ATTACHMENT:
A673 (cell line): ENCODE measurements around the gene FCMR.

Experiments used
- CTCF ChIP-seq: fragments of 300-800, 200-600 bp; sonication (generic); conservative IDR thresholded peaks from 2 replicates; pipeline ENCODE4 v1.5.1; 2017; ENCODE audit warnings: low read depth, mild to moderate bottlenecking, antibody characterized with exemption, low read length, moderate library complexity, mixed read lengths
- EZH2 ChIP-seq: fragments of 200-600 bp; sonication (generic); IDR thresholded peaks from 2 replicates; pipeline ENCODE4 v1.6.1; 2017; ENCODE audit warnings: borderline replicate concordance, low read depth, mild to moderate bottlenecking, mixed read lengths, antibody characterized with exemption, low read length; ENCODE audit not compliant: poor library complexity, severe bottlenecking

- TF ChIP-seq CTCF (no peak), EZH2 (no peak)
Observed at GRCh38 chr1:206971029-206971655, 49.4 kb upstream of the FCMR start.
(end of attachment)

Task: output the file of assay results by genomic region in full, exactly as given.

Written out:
A673 (cell line): ENCODE measurements around the gene FCMR.

Experiments used
- CTCF ChIP-seq: fragments of 300-800, 200-600 bp; sonication (generic); conservative IDR thresholded peaks from 2 replicates; pipeline ENCODE4 v1.5.1; 2017; ENCODE audit warnings: low read depth, mild to moderate bottlenecking, antibody characterized with exemption, low read length, moderate library complexity, mixed read lengths
- EZH2 ChIP-seq: fragments of 200-600 bp; sonication (generic); IDR thresholded peaks from 2 replicates; pipeline ENCODE4 v1.6.1; 2017; ENCODE audit warnings: borderline replicate concordance, low read depth, mild to moderate bottlenecking, mixed read lengths, antibody characterized with exemption, low read length; ENCODE audit not compliant: poor library complexity, severe bottlenecking

- TF ChIP-seq CTCF (no peak), EZH2 (no peak)
Observed at GRCh38 chr1:206971029-206971655, 49.4 kb upstream of the FCMR start.